You know it’s time to for a new vehicle, but there’s one thing holding you back: your credit. You aren’t sure what credit score you need to buy a car.
If you absolutely must get another vehicle, you can probably find a way to finance it. The real question is what it will cost you. The better your credit, the better your options, and a big factor will be your credit scores.
According to data from Experian Automotive, the difference in interest rates on a new car loan for someone with super prime (excellent) credit versus someone with subprime (very poor) credit is nearly 10 percentage points. In fact, 2.7% was the average interest rate someone with a super prime credit score paid in the second quarter of 2014, while those with deep subprime credit paid an average interest rate of 12.42%.
The difference was even starker for those financing used cars. Those with super prime credit paid an average rate of 3.53% while those with deep subprime credit paid an average of 18.33%.
Average New Car Rate Q2 2014
- Super Prime (740+): 2.70%
- Prime (680-739): 3.67%
- Nonprime (620-679): 5.49%
- Subprime (550-619): 9.25%
- Deep Subprime (<550): 12.42%
Average Used Car Rate Q2 2014
- Super Prime: 3.53%
- Prime: 5.09%
- Nonprime: 8.18%
- Subprime: 14.15%
- Deep Subprime: 18.33%
Your credit score may also be evaluated if you lease a vehicle, usually to assign your application to “tiers” that affect the lease you get. According to Experian, the average VantageScore credit score for those with leases was 717 (Q2, 2014) while the average credit score on new car loan was 711, and 644 for the average used car loan.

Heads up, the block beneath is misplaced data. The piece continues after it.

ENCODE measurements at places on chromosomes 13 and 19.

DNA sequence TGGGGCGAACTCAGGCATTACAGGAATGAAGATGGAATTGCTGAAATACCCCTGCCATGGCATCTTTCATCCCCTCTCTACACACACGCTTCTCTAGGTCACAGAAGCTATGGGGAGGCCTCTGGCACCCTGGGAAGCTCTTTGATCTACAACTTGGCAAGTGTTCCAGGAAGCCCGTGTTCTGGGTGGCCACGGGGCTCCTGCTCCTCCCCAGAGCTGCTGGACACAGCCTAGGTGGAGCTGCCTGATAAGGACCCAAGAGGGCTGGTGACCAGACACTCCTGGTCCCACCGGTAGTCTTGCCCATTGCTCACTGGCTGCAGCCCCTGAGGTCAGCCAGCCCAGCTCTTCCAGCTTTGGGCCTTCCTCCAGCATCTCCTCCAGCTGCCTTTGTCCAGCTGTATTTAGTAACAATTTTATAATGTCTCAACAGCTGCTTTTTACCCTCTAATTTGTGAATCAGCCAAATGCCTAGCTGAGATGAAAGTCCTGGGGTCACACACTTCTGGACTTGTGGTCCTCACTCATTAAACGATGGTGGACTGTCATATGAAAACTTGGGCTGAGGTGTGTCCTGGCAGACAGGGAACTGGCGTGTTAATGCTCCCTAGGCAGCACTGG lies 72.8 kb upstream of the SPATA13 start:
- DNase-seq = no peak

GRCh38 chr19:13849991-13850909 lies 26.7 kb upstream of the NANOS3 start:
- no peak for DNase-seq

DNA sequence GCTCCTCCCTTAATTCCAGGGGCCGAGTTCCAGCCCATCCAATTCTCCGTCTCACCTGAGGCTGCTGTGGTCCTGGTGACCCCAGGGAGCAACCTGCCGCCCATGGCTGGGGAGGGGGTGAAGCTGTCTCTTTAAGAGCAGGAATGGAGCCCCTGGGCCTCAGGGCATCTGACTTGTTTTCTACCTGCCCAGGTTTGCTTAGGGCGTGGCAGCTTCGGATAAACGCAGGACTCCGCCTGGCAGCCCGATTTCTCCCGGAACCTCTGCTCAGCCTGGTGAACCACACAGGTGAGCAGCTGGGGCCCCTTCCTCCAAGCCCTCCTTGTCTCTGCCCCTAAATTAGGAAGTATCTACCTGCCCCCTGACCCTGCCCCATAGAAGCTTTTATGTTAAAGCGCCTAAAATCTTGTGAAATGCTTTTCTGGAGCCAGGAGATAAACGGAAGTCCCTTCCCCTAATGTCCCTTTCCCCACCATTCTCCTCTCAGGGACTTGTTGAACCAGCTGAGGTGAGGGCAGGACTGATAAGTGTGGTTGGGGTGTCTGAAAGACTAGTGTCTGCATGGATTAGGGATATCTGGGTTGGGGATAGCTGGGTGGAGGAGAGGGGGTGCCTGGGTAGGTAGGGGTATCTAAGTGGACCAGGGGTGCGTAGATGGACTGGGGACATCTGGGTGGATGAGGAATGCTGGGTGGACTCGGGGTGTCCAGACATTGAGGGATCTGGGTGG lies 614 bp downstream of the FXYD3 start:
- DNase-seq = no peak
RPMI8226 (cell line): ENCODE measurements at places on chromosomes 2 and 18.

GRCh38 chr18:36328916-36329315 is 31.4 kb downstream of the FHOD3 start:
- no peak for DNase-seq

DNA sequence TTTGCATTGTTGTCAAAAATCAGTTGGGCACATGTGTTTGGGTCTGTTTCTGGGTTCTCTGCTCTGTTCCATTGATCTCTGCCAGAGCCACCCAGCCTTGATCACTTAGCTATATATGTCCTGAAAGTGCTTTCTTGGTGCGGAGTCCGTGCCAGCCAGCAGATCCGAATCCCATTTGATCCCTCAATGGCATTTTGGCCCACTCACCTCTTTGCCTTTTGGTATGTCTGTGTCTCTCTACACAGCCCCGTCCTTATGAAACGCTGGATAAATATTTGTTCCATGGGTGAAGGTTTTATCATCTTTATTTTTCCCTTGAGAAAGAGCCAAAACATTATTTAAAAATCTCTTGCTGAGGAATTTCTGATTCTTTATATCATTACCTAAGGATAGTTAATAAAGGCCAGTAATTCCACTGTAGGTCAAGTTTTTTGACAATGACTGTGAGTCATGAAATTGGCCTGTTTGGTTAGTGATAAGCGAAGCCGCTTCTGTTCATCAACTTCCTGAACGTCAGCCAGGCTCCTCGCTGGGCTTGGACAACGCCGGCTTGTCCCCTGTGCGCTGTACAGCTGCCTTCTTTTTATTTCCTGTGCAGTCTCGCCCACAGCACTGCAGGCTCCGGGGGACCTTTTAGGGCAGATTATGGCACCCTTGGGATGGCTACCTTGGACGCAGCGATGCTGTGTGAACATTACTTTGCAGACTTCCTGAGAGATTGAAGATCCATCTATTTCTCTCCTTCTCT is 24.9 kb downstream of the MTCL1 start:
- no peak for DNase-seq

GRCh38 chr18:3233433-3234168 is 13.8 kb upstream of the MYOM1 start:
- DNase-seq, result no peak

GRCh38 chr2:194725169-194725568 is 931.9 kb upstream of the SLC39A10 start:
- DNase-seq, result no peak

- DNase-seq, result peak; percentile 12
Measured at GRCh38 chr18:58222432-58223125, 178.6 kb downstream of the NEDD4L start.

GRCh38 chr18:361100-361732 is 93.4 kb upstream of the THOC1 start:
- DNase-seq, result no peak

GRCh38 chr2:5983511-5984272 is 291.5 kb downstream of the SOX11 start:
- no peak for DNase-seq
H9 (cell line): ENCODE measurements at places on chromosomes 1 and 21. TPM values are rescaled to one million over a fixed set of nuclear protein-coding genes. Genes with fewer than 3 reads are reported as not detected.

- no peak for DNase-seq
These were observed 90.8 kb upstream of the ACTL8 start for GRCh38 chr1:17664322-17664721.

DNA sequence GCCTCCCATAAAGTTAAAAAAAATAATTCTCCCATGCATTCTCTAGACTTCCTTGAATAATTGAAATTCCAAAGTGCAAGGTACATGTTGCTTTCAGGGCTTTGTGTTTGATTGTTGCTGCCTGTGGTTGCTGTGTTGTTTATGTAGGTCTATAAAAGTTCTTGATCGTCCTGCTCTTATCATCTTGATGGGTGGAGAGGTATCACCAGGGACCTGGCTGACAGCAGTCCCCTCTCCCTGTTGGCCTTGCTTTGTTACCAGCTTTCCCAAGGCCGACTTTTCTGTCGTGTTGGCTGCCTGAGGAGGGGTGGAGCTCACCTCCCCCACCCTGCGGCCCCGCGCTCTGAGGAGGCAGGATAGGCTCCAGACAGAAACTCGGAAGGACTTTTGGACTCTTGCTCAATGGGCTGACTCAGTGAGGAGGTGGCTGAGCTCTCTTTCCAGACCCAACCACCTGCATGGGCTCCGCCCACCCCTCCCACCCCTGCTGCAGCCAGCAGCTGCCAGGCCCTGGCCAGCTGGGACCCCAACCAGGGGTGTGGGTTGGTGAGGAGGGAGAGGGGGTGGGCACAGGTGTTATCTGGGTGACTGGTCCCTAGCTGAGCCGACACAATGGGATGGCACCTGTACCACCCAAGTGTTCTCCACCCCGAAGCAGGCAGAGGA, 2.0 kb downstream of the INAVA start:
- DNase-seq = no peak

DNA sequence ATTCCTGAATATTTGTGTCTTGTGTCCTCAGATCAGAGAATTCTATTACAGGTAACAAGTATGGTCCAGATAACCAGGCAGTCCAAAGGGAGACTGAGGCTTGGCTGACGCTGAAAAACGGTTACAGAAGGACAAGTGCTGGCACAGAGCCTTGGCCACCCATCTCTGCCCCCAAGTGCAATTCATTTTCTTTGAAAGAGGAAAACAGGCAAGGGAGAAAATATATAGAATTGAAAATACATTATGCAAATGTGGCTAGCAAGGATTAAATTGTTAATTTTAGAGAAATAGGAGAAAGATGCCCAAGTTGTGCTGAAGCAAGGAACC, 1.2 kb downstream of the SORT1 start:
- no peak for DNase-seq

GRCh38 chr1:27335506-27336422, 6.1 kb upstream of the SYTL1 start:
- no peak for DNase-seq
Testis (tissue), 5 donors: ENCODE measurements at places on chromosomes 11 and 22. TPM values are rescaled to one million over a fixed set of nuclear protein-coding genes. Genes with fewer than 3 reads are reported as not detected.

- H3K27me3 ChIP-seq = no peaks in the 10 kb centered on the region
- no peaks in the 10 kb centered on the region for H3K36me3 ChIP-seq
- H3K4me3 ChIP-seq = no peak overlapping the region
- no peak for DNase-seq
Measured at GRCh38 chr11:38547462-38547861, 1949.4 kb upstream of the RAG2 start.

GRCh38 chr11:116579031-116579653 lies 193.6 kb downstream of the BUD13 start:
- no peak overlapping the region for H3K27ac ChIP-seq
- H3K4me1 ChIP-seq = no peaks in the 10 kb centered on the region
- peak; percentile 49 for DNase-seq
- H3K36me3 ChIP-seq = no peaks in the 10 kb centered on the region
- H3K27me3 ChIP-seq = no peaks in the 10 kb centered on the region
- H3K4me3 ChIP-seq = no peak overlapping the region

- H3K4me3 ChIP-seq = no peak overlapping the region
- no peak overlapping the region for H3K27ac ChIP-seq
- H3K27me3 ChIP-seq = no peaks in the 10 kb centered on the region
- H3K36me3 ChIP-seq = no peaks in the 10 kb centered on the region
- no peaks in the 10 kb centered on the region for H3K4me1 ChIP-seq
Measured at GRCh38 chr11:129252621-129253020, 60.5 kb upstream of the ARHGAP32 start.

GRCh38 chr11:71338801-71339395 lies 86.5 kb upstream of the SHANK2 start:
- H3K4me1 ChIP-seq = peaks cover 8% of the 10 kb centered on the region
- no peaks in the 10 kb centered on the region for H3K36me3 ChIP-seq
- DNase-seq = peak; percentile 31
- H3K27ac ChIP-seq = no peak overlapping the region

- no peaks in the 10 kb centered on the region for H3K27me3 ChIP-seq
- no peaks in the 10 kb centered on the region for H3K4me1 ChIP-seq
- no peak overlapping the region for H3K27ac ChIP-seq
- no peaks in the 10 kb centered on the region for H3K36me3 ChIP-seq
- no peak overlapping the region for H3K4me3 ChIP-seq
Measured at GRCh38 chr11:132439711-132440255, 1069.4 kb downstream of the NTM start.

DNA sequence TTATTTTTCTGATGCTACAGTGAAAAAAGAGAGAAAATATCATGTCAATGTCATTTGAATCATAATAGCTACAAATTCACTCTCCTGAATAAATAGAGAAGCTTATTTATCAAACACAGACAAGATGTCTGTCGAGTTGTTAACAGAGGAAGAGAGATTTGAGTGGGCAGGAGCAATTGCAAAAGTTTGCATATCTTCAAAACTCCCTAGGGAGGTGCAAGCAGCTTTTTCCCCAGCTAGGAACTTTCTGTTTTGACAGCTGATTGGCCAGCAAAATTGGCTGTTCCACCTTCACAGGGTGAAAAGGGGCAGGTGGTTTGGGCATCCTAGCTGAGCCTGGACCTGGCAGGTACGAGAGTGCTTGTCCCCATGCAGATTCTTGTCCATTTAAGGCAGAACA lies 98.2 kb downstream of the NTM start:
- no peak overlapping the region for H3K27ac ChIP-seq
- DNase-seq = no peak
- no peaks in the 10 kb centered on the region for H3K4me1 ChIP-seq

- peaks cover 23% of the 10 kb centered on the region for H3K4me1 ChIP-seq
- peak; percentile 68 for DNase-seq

If you are nervous about letting the car dealer check your credit (and even if you aren’t), it’s helpful to check it yourself in advance. You can check your credit reports for free at AnnualCreditReport.com to make sure they don’t contain mistakes. And you can get a truly free credit score from Credit.com to find out where you stand. The credit score an auto lender will use may be a different number because it will be customized for the auto loan industry, but if your free credit score is strong, the credit score the dealer uses should be strong as well.
It can also be helpful to try to get pre-approved for a car loan before you go into the dealership. If the dealer can offer you a better interest rate, then great. If not, you’ll know what you can qualify for on your own. A tip though: Credit inquiries related to auto loans that are made within a short window of time (usually 14 days, or 45 days depending on the credit score model being used) are supposed to count as a single inquiry. However, some of our readers have found that multiple inquiries generated by car dealers shopping their loan applications have dropped their credit scores. So if you are able to land an attractive interest rate when you get pre-approved for financing, you may want to just stick with that.
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